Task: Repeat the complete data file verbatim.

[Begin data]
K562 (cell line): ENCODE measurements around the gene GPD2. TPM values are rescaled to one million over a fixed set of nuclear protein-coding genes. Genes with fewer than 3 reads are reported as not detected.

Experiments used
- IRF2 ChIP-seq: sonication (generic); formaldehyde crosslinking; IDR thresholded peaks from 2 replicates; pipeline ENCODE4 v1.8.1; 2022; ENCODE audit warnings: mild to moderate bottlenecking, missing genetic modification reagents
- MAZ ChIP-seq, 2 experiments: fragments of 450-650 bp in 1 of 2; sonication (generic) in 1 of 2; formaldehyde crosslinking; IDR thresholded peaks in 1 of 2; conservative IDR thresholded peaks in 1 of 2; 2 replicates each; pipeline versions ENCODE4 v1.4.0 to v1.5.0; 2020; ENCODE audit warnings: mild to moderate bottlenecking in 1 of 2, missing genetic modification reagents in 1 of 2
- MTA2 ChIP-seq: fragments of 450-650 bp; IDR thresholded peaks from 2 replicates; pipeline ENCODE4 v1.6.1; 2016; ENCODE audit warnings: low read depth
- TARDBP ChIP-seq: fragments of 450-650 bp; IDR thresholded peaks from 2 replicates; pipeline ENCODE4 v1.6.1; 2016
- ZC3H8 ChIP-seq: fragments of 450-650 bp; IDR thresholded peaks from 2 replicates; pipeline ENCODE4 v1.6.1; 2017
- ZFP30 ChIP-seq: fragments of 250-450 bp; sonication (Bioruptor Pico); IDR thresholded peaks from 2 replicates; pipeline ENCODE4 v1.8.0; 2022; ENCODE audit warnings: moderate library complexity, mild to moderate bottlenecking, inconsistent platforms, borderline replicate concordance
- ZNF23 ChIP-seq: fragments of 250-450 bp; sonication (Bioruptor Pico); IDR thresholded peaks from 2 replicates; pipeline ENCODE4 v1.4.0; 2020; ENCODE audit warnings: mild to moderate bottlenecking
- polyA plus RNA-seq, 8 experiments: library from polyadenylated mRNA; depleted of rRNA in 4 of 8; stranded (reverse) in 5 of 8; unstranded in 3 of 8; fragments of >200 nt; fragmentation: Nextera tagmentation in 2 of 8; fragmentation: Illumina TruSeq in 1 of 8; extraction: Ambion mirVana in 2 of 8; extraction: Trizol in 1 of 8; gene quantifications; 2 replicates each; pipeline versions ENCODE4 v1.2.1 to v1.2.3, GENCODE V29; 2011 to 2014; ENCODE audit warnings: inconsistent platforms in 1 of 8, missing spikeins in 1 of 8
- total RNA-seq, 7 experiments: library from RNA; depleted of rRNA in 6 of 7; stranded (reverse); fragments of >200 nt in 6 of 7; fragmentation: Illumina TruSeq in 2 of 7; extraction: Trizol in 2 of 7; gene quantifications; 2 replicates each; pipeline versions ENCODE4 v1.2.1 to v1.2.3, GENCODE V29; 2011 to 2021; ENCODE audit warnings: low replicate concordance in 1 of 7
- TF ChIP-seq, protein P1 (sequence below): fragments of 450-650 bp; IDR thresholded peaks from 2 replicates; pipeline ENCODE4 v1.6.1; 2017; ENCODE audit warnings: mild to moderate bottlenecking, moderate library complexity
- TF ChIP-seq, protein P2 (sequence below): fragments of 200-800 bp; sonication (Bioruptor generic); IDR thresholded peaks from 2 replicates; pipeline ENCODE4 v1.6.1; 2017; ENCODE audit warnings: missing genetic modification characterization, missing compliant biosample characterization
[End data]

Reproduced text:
K562 (cell line): ENCODE measurements around the gene GPD2. TPM values are rescaled to one million over a fixed set of nuclear protein-coding genes. Genes with fewer than 3 reads are reported as not detected.

Experiments used
- IRF2 ChIP-seq: sonication (generic); formaldehyde crosslinking; IDR thresholded peaks from 2 replicates; pipeline ENCODE4 v1.8.1; 2022; ENCODE audit warnings: mild to moderate bottlenecking, missing genetic modification reagents
- MAZ ChIP-seq, 2 experiments: fragments of 450-650 bp in 1 of 2; sonication (generic) in 1 of 2; formaldehyde crosslinking; IDR thresholded peaks in 1 of 2; conservative IDR thresholded peaks in 1 of 2; 2 replicates each; pipeline versions ENCODE4 v1.4.0 to v1.5.0; 2020; ENCODE audit warnings: mild to moderate bottlenecking in 1 of 2, missing genetic modification reagents in 1 of 2
- MTA2 ChIP-seq: fragments of 450-650 bp; IDR thresholded peaks from 2 replicates; pipeline ENCODE4 v1.6.1; 2016; ENCODE audit warnings: low read depth
- TARDBP ChIP-seq: fragments of 450-650 bp; IDR thresholded peaks from 2 replicates; pipeline ENCODE4 v1.6.1; 2016
- ZC3H8 ChIP-seq: fragments of 450-650 bp; IDR thresholded peaks from 2 replicates; pipeline ENCODE4 v1.6.1; 2017
- ZFP30 ChIP-seq: fragments of 250-450 bp; sonication (Bioruptor Pico); IDR thresholded peaks from 2 replicates; pipeline ENCODE4 v1.8.0; 2022; ENCODE audit warnings: moderate library complexity, mild to moderate bottlenecking, inconsistent platforms, borderline replicate concordance
- ZNF23 ChIP-seq: fragments of 250-450 bp; sonication (Bioruptor Pico); IDR thresholded peaks from 2 replicates; pipeline ENCODE4 v1.4.0; 2020; ENCODE audit warnings: mild to moderate bottlenecking
- polyA plus RNA-seq, 8 experiments: library from polyadenylated mRNA; depleted of rRNA in 4 of 8; stranded (reverse) in 5 of 8; unstranded in 3 of 8; fragments of >200 nt; fragmentation: Nextera tagmentation in 2 of 8; fragmentation: Illumina TruSeq in 1 of 8; extraction: Ambion mirVana in 2 of 8; extraction: Trizol in 1 of 8; gene quantifications; 2 replicates each; pipeline versions ENCODE4 v1.2.1 to v1.2.3, GENCODE V29; 2011 to 2014; ENCODE audit warnings: inconsistent platforms in 1 of 8, missing spikeins in 1 of 8
- total RNA-seq, 7 experiments: library from RNA; depleted of rRNA in 6 of 7; stranded (reverse); fragments of >200 nt in 6 of 7; fragmentation: Illumina TruSeq in 2 of 7; extraction: Trizol in 2 of 7; gene quantifications; 2 replicates each; pipeline versions ENCODE4 v1.2.1 to v1.2.3, GENCODE V29; 2011 to 2021; ENCODE audit warnings: low replicate concordance in 1 of 7
- TF ChIP-seq, protein P1 (sequence below): fragments of 450-650 bp; IDR thresholded peaks from 2 replicates; pipeline ENCODE4 v1.6.1; 2017; ENCODE audit warnings: mild to moderate bottlenecking, moderate library complexity
- TF ChIP-seq, protein P2 (sequence below): fragments of 200-800 bp; sonication (Bioruptor generic); IDR thresholded peaks from 2 replicates; pipeline ENCODE4 v1.6.1; 2017; ENCODE audit warnings: missing genetic modification characterization, missing compliant biosample characterization